There are a lot of popular things that I have chosen not to do over the years:
The low carb diet
Learn how to shuffle (dancing... not cards)
Disneyland Season Passes
Carry around a small yappy dog in aforementioned Coach bag
And none of those things are necessarily bad things... they're just not for me. And I'm here today to tell you why I feel the exact same way about YA books.
This is definitely not the popular route to take in blogging, or even the literary world, right now, but, as usual, I don't really care. And, right off the bat, let me tell you that I completely and totally understand why some people gravitate towards this genre. I mean, some people look really good with ombre hair, just not me. And Coach purses are great, well-made bags, I've just never found one that suits my tastes (I'm more of a Fossil girl myself). And the low carb diet is obviously a miracle worker, I just like cookies and pasta way too much.
And my opposition towards most YA books isn't derived from this up-and-coming camp that thinks they're corrupting today's youth. Let me tell you, today's youth is already pretty crazy- it makes no difference if they read about dystopias, vampires, love triangles, or other various situations that conjure teenage angst. In terms of appropriate content, again, they're making babies and getting caught with weed (or worse) the way it is. Does it cause depression or result in a lack of hope about the future of humanity? Not so much. Basically, today's youth will go through a hyper-emotional period of experimentation whether they read YA books or not.
My dislike partially comes from the fact that I feel like many of these books aren't challenging on a literary level. I've read The Hunger Games and The Age of Miracles (I don't care what anyone says, it's YA) and neither knocked my socks off. I've flipped through my students' books and looked at first chapters of others online and I'm just not overly impressed with the writing. Of course all books don't exactly have to be Pulitzer Prize candidates, but as a whole the dramatic, adjective-heavy, "I'm trying really hard to be _______" just doesn't work for me as a reader. Strike one.
Strike two: the subject matter. I know, I know, there's a plethora of topics that YA novels delve into, just like regular big kid books. But there's a lot of similarities and sub genres that simply aren't my taste. I generally don't do vampires, parallel worlds, wizards (unless their names rhyme with Shmarry Flotter), warewolves, zombies, fortune telling, or time travel. And then there's the teenage angst- the romance, the friendship issues, the family problems, the "I've made mistakes but I'm still a good person" plight, and just general "woe is me, no one understands me because I'm seventeen" nonsense. That being said, I do like coming of age stories, but not when they're being written to fit YA fiction, if that makes sense. For example, Catcher in the Rye; JD Salinger didn't write it with the intent of marketing it to teenagers with a boldly designed cover and aspirations of a series. It was authentic and genuine, he wasn't forcing it into a pre-labeled box.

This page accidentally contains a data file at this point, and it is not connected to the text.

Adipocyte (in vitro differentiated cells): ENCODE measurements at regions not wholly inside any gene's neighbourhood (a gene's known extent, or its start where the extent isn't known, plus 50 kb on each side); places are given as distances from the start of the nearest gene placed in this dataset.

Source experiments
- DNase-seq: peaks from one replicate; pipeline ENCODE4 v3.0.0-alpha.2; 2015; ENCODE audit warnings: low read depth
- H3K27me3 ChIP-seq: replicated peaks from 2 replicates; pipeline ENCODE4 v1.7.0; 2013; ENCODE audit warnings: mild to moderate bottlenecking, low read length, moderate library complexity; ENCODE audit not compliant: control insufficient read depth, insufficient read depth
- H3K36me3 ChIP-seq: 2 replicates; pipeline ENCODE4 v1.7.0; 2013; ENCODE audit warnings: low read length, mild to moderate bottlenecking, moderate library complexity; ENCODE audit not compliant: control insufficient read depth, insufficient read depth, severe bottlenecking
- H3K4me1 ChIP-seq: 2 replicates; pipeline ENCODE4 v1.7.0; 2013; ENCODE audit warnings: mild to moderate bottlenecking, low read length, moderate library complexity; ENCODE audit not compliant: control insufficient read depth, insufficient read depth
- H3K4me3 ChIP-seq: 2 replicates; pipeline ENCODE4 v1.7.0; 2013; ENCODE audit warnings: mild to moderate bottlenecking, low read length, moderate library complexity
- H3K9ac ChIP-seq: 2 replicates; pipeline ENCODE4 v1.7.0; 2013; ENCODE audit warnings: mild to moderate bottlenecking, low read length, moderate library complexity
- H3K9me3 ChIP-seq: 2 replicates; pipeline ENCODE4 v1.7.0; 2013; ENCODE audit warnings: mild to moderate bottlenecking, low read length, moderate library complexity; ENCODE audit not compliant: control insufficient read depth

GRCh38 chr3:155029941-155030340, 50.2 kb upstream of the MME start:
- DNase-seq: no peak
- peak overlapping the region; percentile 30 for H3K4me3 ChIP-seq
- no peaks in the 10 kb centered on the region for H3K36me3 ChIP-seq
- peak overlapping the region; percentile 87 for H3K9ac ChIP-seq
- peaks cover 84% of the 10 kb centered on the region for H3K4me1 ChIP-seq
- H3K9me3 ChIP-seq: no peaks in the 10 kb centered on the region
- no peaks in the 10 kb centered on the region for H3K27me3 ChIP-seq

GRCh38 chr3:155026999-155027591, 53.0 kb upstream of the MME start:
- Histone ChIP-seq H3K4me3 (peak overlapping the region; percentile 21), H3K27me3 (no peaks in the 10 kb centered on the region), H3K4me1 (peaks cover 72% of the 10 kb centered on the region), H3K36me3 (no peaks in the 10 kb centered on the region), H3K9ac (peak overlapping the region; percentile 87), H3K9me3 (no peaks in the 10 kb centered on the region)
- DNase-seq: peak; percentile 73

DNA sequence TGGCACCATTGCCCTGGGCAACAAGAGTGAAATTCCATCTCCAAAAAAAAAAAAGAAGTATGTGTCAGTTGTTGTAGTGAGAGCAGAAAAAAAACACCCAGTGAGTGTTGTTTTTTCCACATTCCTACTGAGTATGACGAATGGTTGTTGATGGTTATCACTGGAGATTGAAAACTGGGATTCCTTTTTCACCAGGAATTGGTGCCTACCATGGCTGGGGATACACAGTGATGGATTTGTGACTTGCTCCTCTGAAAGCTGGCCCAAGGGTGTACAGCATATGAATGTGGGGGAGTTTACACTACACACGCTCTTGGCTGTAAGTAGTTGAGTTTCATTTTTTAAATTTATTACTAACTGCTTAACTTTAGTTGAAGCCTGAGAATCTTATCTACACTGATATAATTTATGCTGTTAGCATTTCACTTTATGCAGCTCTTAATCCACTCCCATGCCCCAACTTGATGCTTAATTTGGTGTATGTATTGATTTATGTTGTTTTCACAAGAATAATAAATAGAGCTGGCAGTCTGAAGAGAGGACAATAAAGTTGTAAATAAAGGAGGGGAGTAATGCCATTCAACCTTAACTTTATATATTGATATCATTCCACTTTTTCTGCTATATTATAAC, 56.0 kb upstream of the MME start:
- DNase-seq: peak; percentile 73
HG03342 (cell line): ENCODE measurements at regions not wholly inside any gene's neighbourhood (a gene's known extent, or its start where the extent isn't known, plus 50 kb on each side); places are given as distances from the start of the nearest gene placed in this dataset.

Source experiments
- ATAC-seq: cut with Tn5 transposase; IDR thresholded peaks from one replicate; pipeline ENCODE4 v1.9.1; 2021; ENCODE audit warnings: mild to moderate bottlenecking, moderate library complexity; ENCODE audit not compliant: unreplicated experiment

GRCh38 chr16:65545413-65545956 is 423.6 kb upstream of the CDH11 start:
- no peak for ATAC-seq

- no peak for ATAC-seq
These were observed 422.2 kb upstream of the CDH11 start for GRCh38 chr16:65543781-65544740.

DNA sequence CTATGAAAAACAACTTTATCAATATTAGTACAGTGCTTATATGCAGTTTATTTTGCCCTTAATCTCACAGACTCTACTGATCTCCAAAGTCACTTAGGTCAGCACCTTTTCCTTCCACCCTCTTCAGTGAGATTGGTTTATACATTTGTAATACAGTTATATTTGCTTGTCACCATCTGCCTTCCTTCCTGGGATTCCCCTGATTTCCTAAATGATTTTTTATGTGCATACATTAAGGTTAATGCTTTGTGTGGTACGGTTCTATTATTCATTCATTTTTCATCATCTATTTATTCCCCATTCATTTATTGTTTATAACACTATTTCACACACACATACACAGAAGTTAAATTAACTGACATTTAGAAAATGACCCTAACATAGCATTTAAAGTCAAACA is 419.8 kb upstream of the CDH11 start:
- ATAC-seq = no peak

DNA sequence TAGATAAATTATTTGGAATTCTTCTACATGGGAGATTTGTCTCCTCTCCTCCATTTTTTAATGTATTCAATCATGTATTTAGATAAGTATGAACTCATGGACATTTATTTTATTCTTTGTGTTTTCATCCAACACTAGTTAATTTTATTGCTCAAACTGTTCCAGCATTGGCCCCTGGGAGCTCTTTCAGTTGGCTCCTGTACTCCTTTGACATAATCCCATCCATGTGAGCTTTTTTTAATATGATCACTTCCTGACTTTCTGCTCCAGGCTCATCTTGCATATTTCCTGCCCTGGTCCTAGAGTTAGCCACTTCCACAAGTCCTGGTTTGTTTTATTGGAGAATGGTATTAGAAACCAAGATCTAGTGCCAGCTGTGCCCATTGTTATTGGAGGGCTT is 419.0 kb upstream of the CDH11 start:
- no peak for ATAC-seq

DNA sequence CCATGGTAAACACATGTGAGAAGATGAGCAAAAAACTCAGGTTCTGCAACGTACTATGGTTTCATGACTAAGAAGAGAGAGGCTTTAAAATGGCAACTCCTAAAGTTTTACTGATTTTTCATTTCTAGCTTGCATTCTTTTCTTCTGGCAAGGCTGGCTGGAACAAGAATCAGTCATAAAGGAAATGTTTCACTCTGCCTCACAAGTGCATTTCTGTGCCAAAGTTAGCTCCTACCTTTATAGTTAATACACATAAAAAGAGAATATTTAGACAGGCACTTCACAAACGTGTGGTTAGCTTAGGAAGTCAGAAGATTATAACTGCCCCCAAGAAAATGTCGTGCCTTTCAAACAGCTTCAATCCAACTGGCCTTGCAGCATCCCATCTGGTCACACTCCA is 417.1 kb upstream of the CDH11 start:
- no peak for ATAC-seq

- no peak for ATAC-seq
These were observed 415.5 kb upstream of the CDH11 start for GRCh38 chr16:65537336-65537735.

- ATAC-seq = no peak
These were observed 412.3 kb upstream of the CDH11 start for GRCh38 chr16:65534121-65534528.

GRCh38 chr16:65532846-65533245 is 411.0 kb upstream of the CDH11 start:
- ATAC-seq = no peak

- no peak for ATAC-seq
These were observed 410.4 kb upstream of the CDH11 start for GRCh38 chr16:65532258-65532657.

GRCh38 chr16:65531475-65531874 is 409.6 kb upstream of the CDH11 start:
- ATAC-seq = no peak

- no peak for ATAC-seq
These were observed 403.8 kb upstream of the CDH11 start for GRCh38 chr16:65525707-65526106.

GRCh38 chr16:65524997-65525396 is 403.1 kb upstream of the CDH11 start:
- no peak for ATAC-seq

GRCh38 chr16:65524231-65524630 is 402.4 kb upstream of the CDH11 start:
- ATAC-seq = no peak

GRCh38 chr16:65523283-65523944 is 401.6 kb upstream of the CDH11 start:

Speaking of series writing- there are so many in YA! For the most part, I'm not a fan of (JK Rowling and Laura Ingalls Wilder are exceptions). I don't like leaving a book on any sort of a cliff hanger; it's one thing to allow the reader to imagine the ending, but another to require that they read yet another book in order to obtain true closure. I know many would disagree with me, but I feel like series writing is a little gimmicky and sometimes seems like a total marketing strategy (and a very successful one). Plus, I have trouble with commitment- it's been years since I read the first book in The Millennium Series and have yet to return.
As I read blogs and talk to people, I feel like YA fiction almost becomes an addiction, and I don't want to drink the Kool-Aid. So many pick up The Fault in Our Stars and BOOM! They've completely abandoned the classics and contemporary adult fiction. I guess it just makes me a little depressed that YA authors are the ones getting these impressive book deals when there are some truly talented adult authors with staying power that are overlooked because their novels may not sell as many copies. And that idea of staying power; my gut tells me that in ten years YA fiction isn't going to be nearly as popular as it is today.
Plus, I work with teenagers all damn day. I really, really don't want to go home and read books starring the hormonal little creatures I just got done hanging out with for seven hours. I see their drama and their growing pains front and center. I see the backstabbing, the drama caused by break ups, and the stress caused by familial problems all the time. On the more positive side, I witness the happiness of new relationships, the excitement over college acceptances, and the optimism that comes with a new job at Starbucks. I spend more time with young adults that I do regular adults; please don't make me read about them too.
If you're a YA reader you've thought of at least twenty-seven reasons why I'm wrong and are starting to hate me. Good! You should be defensive about what you read. Knowing what we like is important too, though, and me saying I don't like YA is no different from someone else saying they're not into sci-fi, fantasy, or bodice-ripping romance novels. But I'm not completely opposed to the genre and have had my moments of intrigue when I've seen John Green books repeatedly. So, you YA lovers, convince me. I dare you.